“Children, it’s almost time to go home. Please write down your homework, put your books away, and line up at the door.”
Sounds simple and straightforward. So why is John already lined up at the door when his books are all over his desk? And where are the materials he needs to take home to do his homework?
You see, since John has a learning difficulty, all he remembers is to line up at the door.
There is a strong connection between learning challenges and memory skills. Children with learning challenges often have difficulty recalling information that they have seen or heard, or both.
In an article published in the Learning Disabilities Quarterly, Scruggs and Mastropieri state, “One of the most commonly described characteristics of learning-disabled students is their failure to remember important information.” In her book Learning Disabilities: There is a Cure, Addie Cusimano states: “Most learning-disabled students have serious deficiencies in the area of visual memory.”
According to researchers from Durham University, who surveyed over three thousand children, children who underachieve at school may have poor working memory rather than low intelligence. They found that ten percent of schoolchildren across all age ranges suffer from poor working memory, seriously affecting their learning.
Mnemonic instruction is often recommended for children with learning challenges. According to Swanson (1999) and Forness, Kavale, Blum, and Lloyd (1997), the use of mnemonic strategies has helped students with disabilities significantly improve their academic achievement.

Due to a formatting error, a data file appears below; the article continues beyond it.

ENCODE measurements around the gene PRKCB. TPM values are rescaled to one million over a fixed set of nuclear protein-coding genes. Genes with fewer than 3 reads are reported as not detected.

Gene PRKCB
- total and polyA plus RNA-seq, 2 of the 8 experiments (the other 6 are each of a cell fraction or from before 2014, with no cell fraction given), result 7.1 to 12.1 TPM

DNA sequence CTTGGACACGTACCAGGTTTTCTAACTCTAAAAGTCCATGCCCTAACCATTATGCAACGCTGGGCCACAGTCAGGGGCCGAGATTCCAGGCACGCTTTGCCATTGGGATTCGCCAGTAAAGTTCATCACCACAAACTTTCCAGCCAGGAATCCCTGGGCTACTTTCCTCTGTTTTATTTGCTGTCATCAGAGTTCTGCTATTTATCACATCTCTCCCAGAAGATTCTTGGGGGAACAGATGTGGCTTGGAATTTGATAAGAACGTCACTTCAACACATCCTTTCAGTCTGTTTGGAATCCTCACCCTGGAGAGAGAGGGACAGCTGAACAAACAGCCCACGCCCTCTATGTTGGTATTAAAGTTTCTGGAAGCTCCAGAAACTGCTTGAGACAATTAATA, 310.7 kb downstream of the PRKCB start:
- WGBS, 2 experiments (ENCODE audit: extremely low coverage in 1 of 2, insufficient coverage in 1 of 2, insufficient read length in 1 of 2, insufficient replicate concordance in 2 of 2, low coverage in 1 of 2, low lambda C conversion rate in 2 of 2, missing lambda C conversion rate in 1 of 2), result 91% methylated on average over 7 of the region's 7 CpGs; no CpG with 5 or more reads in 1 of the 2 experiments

Chances are you have used a mnemonic device in the past. Do you remember that “A rat in the house might eat the ice cream?” If so, then you will recall that by memorizing the sentence, you also remember how to spell the word “arithmetic.”
There are a variety of mnemonic techniques, including keywords, pegwords, acronyms, loci methods, spelling mnemonics, phonetic mnemonics, number-sound mnemonics, and Japanese “Yodai” methods. An example of an acronym is to remember the word HOMES to recall the names of the Great Lakes: Huron, Ontario, Michigan, Erie, and Superior. The purpose of number-sound mnemonics is to recall strings of numbers, such as telephone numbers, addresses, locker combinations, or historical dates. To use them, learners must first learn the number-sound relationships: 0=s; 1=t; 2=n; 3=m; 4=r; 5=l; 6=sh, ch, or soft g, 7=k, hard c, or hard g; 8=f or v; and 9=p. To remember the date 1439, for example, the learner uses the associated consonant sounds, t, r, m. and p, and will insert vowels to create a meaningful word or words. In this case, the word “tramp” can be used. Spelling mnemonics intend to help us remember the spelling of words. To remember that the word “cemetery” is spelled with three e’s, for example, one can picture a lady screaming ‘E-E-E’ as she walks past the cemetery.
It should be noted that there are at least two problems in teaching mnemonics to children with learning challenges. The first problem is that it overlooks the sequential fashion of learning. Mnemonics instruction is, to a large extent, instruction in memory techniques, which should be taught only after the skill of memory has been learned. It can be compared to a child being taught soccer tactics, such as the “wall pass,” while he has not yet adequately mastered the skill of passing the ball. As stated in Knowabout Soccer, “No matter how good your passing technique, if the quality of your passing is poor, your technique will not be effective.” The second problem is that by teaching the child to use memory crutches, the result is that, “on more complex applications, generalization attempts [are] less successful.”
The experiment below, described in The Genius in All of Us by David Shenck, clearly demonstrates that while mnemonics might aid the memory, they don’t improve memory ‘muscle’: